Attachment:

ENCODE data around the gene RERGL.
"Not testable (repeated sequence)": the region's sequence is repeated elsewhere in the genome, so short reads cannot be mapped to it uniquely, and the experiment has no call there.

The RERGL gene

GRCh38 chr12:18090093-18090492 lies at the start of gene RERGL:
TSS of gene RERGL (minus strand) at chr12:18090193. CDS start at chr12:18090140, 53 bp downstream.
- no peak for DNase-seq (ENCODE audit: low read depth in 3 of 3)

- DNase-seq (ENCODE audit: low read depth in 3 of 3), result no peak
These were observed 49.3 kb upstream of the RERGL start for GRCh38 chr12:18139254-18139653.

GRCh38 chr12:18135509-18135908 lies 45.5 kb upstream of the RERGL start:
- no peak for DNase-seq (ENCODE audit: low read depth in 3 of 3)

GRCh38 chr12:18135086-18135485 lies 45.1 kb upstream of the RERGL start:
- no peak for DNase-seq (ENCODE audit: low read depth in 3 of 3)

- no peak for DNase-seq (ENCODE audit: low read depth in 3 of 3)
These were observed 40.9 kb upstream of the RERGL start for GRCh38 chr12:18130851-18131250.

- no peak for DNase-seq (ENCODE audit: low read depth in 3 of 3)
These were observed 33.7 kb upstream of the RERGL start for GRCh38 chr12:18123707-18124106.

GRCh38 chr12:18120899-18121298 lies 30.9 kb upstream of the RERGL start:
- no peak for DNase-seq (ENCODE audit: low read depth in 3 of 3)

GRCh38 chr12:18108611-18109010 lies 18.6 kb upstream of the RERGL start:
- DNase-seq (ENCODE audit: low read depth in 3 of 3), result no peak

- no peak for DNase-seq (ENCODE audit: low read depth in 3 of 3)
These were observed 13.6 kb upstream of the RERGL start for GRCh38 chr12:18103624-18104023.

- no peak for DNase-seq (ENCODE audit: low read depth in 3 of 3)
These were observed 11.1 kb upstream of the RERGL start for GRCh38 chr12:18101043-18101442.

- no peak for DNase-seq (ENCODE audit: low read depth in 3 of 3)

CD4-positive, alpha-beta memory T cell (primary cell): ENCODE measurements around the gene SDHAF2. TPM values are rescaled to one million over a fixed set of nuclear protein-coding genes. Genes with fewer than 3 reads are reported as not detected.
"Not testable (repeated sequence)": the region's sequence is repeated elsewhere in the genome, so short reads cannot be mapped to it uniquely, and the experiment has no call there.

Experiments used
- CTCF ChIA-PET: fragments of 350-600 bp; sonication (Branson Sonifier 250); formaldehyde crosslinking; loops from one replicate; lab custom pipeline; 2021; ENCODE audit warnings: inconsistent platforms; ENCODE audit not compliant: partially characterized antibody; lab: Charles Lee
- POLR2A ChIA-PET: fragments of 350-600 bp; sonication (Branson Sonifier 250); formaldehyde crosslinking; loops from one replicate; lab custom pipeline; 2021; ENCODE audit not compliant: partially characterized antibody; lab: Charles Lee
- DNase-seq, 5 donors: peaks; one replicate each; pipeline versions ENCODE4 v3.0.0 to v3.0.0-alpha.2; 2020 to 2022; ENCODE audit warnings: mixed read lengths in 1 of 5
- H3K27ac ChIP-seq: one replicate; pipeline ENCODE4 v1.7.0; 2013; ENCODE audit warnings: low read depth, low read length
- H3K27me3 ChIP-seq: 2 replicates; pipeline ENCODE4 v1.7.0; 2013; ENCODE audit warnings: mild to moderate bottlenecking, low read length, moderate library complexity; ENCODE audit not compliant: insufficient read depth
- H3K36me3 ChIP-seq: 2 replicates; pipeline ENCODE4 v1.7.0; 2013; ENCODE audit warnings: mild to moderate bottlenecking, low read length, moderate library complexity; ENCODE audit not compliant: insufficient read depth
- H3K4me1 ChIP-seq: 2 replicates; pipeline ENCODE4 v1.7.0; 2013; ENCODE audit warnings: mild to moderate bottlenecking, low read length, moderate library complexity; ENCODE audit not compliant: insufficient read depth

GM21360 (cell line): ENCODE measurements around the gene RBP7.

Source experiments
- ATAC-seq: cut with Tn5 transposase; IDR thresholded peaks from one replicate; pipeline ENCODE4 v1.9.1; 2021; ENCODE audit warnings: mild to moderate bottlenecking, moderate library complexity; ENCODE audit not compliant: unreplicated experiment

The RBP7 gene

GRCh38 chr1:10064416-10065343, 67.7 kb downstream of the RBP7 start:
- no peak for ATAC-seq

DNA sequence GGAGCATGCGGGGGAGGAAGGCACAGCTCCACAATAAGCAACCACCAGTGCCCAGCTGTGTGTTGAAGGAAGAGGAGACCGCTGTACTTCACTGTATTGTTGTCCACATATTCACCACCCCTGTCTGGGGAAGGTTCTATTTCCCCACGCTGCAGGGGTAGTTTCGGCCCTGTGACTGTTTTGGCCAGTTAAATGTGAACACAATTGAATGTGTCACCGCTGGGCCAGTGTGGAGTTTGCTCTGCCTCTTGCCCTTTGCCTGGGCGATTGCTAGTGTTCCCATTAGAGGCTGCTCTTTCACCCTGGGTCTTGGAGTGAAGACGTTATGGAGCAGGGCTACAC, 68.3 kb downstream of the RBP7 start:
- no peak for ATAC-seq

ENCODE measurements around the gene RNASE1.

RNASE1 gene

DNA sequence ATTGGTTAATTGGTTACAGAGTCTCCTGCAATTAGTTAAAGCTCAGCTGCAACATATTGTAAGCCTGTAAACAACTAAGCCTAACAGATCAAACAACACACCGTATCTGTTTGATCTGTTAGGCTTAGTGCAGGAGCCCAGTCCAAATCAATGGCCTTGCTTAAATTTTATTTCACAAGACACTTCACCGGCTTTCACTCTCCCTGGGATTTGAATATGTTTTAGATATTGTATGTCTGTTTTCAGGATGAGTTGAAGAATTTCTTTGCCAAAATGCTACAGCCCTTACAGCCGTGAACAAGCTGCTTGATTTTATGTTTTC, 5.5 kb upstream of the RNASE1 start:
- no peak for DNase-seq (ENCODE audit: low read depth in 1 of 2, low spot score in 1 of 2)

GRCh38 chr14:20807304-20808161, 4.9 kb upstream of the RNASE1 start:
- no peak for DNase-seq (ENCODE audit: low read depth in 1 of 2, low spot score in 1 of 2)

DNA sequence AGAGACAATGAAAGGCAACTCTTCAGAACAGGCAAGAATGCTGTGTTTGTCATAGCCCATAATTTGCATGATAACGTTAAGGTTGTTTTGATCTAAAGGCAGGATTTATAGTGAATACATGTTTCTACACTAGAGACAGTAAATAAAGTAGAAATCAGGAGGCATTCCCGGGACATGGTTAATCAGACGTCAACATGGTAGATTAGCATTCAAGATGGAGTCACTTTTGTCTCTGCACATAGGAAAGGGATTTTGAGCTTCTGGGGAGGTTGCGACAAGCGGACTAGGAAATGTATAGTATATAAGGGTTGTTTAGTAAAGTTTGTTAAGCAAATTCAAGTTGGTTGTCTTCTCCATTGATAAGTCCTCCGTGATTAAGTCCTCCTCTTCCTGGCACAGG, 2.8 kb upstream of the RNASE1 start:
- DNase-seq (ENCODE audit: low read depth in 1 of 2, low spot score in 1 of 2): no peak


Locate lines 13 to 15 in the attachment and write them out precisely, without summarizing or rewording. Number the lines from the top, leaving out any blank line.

- no peak for DNase-seq (ENCODE audit: low read depth in 3 of 3)
These were observed 40.9 kb upstream of the RERGL start for GRCh38 chr12:18130851-18131250.

- no peak for DNase-seq (ENCODE audit: low read depth in 3 of 3)